It is rather common for politicians and pundits to make appeals to anger and fear in the hopes of getting people to accept claims. While these appeals are often effective, they are most often based on fallacies: the appeal to fear and appeal to anger. The fallacies are as follows:
The appeal to fear is a fallacy with the following pattern:
- Y is presented (a claim that is intended to produce fear).
- Therefore claim X is true (a claim that is generally, but need not be, related to Y in some manner).
This line of “reasoning” is fallacious because creating fear in people does not constitute evidence for a claim.
Naturally, there are cases in which something can provide a legitimate reason to accept a claim while also generating fear. For example, if you are told that you should back away slowly because you are near a deadly snake, then you would probably be worried-but you would also have a good reason to believe that you should back away.
The appeal to anger (also known as an appeal to spite) is a fallacy in which something that generates a feeling of anger is substituted for evidence when an “argument” is made against a claim. This line of “reasoning” has the following form:
- Claim X is presented with the intent of generating anger (or spite)
- Therefore claim C is false (or true)
This sort of “reasoning” is fallacious because a feeling of anger does not count as evidence for or against a claim. This is quite clear in the following case: “Bill claims that the earth revolves around the sun. But remember that dirty trick he pulled on you last week. Now, doesn’t my claim that the sun revolves around the earth make sense to you?”
Of course, there are cases in which a claim that evokes a feeling of anger can serve as legitimate evidence. For example, if you know that someone has stolen from your club, then you would be angry but also have a good reason to believe that the person should not be elected treasurer. However, it should be noted that the actual feelings of anger or spite are not evidence.
When people fall for these fallacies, they typically do so because they assume that if they feel afraid or angry, then they must be justified in feeling anger or fear. While it is true that the person does feel the way he does, the fact that a person is angry or afraid does not prove that his feeling of anger or fear is warranted. That is, he may be angry or afraid and not have a legitimate reason to feel the way he does.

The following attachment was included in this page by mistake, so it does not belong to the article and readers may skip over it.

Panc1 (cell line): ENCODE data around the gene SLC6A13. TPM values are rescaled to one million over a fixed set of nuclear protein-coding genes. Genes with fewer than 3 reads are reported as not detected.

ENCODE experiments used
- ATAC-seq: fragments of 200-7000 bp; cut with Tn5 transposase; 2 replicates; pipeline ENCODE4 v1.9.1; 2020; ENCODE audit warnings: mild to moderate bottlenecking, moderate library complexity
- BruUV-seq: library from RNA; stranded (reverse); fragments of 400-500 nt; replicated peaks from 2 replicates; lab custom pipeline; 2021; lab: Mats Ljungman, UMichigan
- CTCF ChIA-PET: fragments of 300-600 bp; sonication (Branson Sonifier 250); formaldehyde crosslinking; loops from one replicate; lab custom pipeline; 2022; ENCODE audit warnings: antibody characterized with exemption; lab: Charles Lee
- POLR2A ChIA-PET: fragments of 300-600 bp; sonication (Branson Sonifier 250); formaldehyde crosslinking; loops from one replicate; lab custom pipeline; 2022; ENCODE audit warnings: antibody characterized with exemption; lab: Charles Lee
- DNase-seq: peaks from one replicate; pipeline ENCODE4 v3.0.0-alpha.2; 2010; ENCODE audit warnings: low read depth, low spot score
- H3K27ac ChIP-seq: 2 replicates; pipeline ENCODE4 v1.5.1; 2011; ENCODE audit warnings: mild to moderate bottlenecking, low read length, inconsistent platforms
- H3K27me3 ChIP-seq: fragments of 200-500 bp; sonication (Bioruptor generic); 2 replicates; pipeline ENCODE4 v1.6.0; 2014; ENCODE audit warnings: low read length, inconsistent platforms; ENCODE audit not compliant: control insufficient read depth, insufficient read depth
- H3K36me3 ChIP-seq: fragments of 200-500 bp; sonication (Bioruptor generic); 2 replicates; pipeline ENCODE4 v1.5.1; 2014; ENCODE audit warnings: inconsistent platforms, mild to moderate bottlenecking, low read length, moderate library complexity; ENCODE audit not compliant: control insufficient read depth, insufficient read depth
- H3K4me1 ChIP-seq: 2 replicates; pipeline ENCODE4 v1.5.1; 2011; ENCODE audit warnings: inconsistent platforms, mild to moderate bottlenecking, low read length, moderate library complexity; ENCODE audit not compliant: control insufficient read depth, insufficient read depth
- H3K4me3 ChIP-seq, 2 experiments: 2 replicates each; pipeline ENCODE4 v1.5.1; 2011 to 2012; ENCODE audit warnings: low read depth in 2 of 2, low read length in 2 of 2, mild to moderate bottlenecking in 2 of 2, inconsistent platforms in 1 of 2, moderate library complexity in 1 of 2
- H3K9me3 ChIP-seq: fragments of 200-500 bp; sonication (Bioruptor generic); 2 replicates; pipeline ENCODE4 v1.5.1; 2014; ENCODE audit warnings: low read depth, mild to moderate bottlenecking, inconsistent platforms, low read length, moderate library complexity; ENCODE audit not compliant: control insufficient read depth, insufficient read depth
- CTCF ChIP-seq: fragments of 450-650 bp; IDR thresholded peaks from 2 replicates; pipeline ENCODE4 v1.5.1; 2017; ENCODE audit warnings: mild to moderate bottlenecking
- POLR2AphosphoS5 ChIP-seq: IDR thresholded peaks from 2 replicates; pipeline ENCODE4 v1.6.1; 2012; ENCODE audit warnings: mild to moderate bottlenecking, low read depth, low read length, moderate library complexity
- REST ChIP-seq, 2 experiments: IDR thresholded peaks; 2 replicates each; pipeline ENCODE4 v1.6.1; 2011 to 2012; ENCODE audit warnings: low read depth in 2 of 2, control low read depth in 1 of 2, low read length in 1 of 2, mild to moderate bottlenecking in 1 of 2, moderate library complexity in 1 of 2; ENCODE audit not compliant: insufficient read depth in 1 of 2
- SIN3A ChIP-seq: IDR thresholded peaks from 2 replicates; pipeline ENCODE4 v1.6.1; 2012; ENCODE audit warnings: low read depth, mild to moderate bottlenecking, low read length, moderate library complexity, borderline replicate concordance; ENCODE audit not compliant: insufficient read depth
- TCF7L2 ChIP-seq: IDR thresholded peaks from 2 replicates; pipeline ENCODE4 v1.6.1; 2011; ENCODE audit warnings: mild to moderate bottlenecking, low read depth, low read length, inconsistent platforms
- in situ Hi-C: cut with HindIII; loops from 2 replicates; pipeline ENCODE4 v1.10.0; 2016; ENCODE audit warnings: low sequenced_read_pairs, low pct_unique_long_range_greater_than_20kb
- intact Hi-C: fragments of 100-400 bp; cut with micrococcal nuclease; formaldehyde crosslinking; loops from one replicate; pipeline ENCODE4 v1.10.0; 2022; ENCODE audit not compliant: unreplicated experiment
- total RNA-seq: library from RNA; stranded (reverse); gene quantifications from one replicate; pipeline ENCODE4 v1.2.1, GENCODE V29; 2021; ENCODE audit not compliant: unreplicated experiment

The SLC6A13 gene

People can, obviously enough, be angry or afraid for no good reason or feel anger or fear far out of proportion to the situation. For example, someone who is accidentally cut off in traffic might become enraged enough to pull a gun and start blazing away. While the person is truly angry, her response would be disproportional to the provocation.
When someone is being swayed by an appeal to her anger or her fear, she should ask two questions: 1) Have I been given a legitimate reason to be angry or afraid? and 2) is my anger or fear proportional to the situation? If the answer to either question is “no”, then the person should work hard to reign in her feelings.
Unfortunately, fear and anger have an unpleasant tendency to impair a person’s reason. As such, a person who is angry or afraid will tend to not think critically about his fear or anger. This is what politicians and pundits count on and it is generally safe for them to put their faith in these methods. For example, much of the bailout plan was pushed through with the aid of appeals to fear. As another example, appeals to fear are common ploys used by folks opposed to the health care reform being proposed by the Obama administration.